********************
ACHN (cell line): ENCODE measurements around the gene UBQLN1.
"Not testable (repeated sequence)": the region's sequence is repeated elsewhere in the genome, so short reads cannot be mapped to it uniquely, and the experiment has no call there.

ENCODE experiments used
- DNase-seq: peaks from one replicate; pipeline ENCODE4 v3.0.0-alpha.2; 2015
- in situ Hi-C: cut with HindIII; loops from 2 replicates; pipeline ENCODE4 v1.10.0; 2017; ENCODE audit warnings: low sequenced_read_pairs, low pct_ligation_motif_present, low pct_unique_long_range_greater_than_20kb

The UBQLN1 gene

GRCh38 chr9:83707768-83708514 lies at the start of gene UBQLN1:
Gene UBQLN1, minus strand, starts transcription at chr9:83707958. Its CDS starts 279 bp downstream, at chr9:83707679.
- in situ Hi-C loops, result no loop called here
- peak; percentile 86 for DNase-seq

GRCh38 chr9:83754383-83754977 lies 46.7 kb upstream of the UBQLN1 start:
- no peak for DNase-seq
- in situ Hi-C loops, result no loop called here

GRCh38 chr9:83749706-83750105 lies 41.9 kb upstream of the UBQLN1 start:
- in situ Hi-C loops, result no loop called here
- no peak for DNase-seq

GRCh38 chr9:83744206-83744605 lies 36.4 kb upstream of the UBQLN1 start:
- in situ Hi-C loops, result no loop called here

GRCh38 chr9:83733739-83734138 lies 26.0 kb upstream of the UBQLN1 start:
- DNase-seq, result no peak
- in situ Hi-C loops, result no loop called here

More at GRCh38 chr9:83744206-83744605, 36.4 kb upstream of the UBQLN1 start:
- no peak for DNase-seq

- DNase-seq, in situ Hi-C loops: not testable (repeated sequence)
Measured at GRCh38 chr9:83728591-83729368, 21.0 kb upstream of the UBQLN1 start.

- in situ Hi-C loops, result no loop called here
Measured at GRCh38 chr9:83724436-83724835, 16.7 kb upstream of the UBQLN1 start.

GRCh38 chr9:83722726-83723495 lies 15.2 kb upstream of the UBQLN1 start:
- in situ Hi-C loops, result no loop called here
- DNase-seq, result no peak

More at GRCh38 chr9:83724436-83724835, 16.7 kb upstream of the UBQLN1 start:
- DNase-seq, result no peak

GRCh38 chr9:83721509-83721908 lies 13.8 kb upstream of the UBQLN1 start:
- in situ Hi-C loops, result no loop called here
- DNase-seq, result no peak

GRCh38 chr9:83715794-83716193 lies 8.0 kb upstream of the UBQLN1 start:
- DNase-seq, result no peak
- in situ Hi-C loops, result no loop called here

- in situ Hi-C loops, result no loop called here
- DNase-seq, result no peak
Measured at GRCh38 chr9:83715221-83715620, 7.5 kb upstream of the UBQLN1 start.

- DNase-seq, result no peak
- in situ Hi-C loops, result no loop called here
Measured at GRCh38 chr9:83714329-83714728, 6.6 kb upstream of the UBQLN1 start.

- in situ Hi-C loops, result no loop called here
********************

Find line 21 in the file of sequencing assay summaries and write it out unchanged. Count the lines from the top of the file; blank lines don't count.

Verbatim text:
- in situ Hi-C loops, result no loop called here